Preparation of gut homogenate for bacterial inoculation of newly emerged bees
To obtain a single gut homogenate for subsequent bacterial colonization of experimental bees, we dissected the guts (hindgut, ileum and midgut, excluding the crop) of 15 forager honey bees, collected at the entrance of five hives, and homogenized them in sterile PBS (1 mL sterile PBS per gut) using the Qiagen® TissueLyser II (30 Hz for 3 periods of 10 s, at 10 s intervals). The homogenates were then pooled and 1/3rd volume of 80% (v/v) glycerol solution was added to produce a final glycerol concentration of 20% (v/v). The homogenate was aliquoted in sterile Eppendorf tubes and stored at − 80 °C until use.
Experimental colonization of honey bees and exposure to pesticides
Twenty-four hours after the emergence of adult honey bees, the bees present in half of the experimental cages were colonized from the gut homogenate. To achieve this, a 2-mL vial containing 300 µL of the gut homogenate was added to each cage. In the vial, the gut homogenate was diluted ten times with sterile PBS and mixed (1:1, v/v) with 50% (w/v) sterile sucrose solution. The bees were allowed to feed on this solution for 3 days. Microbiota-depleted honey bees (MD) were kept under the same conditions and fed sterile sucrose solution, diluted in PBS (1:1, v/v) lacking the gut homogenate.
Newly emerged bees, colonized (colonized bees; CL) or not (microbiota-depleted; MD) with the gut homogenate, were exposed or not (control) to the three pesticides (imidacloprid, glyphosate and difenoconazole) either individually or in a ternary mixture (Mix), in a two by four factorial design. At the beginning of the fourth day post emergence, honey bees were fed for 5 consecutive days with a sterile sucrose solution (60% (w/v)) containing or not (Control, C) pesticides and 0.1% (v/v) DMSO. Four replicates of 30 honey bees per treatment modality were made. During the experiment, the bees fed ad libitum with 60% (w/v) sterilized sucrose solution and gamma-irradiated bee pollen, which was obtained following the protocol of Emery et al.63. Cages were kept in an incubator at 30 ± 2 °C under 60% relative humidity until the end of the experiment.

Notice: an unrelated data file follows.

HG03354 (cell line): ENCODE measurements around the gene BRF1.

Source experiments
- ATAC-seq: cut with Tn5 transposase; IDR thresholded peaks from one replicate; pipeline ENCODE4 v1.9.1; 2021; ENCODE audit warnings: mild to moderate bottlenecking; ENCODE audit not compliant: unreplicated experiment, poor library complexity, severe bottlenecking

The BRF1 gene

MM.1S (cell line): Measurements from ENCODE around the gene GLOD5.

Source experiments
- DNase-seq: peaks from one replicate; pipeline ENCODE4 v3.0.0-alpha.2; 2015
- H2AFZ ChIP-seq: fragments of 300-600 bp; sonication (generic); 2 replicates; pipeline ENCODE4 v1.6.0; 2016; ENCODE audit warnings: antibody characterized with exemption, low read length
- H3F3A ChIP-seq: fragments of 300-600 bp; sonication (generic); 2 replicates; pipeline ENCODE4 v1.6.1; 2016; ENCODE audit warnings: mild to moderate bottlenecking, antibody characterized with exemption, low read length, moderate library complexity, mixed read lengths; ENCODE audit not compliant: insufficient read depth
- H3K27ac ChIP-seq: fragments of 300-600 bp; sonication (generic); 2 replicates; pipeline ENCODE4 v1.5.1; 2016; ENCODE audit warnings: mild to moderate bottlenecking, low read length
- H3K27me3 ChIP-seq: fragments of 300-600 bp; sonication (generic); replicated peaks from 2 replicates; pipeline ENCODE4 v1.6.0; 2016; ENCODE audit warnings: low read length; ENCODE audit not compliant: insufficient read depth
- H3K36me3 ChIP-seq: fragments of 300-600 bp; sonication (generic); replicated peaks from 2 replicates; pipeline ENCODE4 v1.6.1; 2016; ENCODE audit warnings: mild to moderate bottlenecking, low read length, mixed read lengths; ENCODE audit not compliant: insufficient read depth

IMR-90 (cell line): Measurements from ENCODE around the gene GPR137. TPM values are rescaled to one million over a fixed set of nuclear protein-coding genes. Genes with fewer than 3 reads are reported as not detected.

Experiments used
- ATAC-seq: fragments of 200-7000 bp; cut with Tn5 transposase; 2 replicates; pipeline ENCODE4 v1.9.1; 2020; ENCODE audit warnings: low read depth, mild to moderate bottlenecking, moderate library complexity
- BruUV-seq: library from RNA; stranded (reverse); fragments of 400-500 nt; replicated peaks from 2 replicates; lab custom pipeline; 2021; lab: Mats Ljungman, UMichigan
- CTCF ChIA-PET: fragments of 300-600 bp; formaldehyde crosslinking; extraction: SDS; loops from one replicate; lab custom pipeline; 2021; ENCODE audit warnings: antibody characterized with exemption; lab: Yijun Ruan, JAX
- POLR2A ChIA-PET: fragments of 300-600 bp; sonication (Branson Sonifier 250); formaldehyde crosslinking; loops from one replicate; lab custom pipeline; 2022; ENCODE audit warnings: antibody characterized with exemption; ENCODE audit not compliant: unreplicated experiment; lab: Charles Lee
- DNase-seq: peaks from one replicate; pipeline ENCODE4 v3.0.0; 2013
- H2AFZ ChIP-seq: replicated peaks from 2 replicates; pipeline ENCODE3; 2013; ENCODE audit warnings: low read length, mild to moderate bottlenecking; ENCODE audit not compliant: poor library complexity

For each cage, the daily survival rate and food consumption were recorded, starting on the first day of chronic exposure to pesticides, and dead bees were daily removed for sanitary considerations. Nine days after emergence, bees were anesthetized with CO2, decapitated, and the guts were extracted for analysis. For the gut microbiota analyses, we dissected four guts from honey bees collected from four cages per treatment (n = 16 per treatment). Each gut was placed into a sterile 2 mL Eppendorf tube, flash frozen in liquid nitrogen then stored at − 80 °C. Thus, 16 individual honey bee worker guts were analyzed per treatment modality (resulting in a total of 160 experimental samples). For the analysis of physiological life history traits, the honey bees from the four cages were mixed together and the heads, midguts and abdomens (with the intestinal tract removed) were separately sampled. Tissues from three bees were pooled together to form each sample, weighed and stored at − 80 °C until analysis. For each treatment, seven repetitions (n = 7 samples of three pooled tissues per sample) were analyzed and each sample was assayed in triplicate for enzymatic activity.